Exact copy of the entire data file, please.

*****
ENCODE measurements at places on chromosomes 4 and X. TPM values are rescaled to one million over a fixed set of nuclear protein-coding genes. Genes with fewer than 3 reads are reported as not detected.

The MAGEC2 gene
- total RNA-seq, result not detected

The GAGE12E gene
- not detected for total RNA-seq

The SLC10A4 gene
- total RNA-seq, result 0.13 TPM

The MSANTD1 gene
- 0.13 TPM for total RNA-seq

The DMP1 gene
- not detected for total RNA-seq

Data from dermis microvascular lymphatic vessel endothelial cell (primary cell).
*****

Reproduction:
ENCODE measurements at places on chromosomes 4 and X. TPM values are rescaled to one million over a fixed set of nuclear protein-coding genes. Genes with fewer than 3 reads are reported as not detected.

The MAGEC2 gene
- total RNA-seq, result not detected

The GAGE12E gene
- not detected for total RNA-seq

The SLC10A4 gene
- total RNA-seq, result 0.13 TPM

The MSANTD1 gene
- 0.13 TPM for total RNA-seq

The DMP1 gene
- not detected for total RNA-seq

Data from dermis microvascular lymphatic vessel endothelial cell (primary cell).